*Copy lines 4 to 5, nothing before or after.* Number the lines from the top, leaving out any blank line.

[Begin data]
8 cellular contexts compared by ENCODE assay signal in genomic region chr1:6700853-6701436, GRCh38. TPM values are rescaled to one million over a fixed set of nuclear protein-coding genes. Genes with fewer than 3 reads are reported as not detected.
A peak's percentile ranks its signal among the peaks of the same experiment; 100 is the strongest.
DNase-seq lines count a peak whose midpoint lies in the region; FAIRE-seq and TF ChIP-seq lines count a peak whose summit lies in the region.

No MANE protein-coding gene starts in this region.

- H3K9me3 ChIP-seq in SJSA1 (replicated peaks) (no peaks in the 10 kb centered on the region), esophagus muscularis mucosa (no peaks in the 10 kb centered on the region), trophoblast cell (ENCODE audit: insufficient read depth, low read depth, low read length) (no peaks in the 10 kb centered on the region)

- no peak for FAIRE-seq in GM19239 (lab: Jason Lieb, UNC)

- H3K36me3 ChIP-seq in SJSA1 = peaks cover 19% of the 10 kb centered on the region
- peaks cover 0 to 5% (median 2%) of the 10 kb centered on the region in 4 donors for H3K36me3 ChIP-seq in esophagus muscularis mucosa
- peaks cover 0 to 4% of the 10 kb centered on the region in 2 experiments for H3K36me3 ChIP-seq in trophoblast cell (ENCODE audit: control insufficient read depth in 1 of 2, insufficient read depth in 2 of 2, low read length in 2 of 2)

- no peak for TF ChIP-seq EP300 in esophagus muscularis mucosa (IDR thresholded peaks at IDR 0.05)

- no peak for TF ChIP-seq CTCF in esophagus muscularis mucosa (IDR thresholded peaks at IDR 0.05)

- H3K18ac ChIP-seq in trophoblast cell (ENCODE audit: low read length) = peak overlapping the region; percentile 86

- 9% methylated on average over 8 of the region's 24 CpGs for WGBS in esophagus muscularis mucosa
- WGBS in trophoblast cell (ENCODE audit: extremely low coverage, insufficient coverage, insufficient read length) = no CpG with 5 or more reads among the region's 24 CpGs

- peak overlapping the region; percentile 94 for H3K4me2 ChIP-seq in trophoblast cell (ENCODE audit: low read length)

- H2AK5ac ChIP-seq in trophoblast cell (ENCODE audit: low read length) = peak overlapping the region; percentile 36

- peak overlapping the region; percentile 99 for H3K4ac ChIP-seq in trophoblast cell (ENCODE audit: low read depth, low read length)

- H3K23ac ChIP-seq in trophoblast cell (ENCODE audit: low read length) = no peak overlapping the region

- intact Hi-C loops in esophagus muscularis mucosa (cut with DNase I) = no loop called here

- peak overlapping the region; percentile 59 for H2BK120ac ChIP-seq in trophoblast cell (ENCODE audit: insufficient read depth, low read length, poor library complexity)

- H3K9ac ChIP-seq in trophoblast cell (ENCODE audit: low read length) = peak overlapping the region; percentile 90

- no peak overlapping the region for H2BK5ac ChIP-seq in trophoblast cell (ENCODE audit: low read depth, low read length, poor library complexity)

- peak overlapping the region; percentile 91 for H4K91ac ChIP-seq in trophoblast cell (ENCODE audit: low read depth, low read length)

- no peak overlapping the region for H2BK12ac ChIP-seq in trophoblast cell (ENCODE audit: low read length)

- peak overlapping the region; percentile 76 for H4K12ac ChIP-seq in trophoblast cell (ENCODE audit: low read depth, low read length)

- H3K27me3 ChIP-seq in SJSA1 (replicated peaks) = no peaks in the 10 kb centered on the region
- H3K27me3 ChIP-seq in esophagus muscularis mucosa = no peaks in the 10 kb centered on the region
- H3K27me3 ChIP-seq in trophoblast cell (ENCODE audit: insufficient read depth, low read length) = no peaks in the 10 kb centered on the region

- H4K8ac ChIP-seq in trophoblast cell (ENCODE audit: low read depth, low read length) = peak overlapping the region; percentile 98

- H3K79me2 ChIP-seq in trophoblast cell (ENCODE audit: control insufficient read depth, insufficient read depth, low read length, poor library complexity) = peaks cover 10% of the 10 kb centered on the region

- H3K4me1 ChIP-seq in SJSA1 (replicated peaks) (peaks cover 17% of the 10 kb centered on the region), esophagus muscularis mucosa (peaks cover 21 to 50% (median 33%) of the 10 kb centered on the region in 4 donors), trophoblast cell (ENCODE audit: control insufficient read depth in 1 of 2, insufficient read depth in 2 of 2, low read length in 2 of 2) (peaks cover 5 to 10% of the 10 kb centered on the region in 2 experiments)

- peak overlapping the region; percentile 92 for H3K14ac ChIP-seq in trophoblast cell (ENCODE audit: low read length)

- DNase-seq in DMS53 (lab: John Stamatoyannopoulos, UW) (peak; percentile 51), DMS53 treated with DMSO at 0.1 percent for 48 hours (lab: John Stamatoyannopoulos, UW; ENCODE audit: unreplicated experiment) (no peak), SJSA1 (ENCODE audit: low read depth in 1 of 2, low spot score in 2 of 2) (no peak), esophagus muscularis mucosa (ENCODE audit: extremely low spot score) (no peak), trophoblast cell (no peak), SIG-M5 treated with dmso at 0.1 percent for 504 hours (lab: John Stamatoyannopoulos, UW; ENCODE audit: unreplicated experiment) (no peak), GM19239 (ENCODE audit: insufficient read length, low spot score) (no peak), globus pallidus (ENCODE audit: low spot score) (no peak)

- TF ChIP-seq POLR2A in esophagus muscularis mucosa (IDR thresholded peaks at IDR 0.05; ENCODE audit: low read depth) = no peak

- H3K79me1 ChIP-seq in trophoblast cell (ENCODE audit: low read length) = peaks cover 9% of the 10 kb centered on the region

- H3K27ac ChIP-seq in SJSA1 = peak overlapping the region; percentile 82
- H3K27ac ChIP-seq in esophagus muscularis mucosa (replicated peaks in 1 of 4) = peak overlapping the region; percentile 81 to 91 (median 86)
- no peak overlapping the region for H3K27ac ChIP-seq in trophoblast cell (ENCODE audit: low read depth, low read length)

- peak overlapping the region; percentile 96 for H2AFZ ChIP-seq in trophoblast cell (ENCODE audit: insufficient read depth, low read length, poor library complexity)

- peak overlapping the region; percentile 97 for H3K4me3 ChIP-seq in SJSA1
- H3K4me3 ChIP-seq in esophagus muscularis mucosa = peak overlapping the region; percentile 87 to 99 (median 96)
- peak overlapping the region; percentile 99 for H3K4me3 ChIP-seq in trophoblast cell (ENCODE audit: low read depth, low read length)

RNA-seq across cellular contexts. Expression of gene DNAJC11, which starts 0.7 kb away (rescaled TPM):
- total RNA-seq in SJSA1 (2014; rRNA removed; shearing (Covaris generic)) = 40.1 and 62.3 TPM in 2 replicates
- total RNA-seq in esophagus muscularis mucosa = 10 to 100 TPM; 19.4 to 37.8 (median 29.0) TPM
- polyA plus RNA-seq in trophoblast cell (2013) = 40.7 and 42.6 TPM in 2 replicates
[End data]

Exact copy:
No MANE protein-coding gene starts in this region.

- H3K9me3 ChIP-seq in SJSA1 (replicated peaks) (no peaks in the 10 kb centered on the region), esophagus muscularis mucosa (no peaks in the 10 kb centered on the region), trophoblast cell (ENCODE audit: insufficient read depth, low read depth, low read length) (no peaks in the 10 kb centered on the region)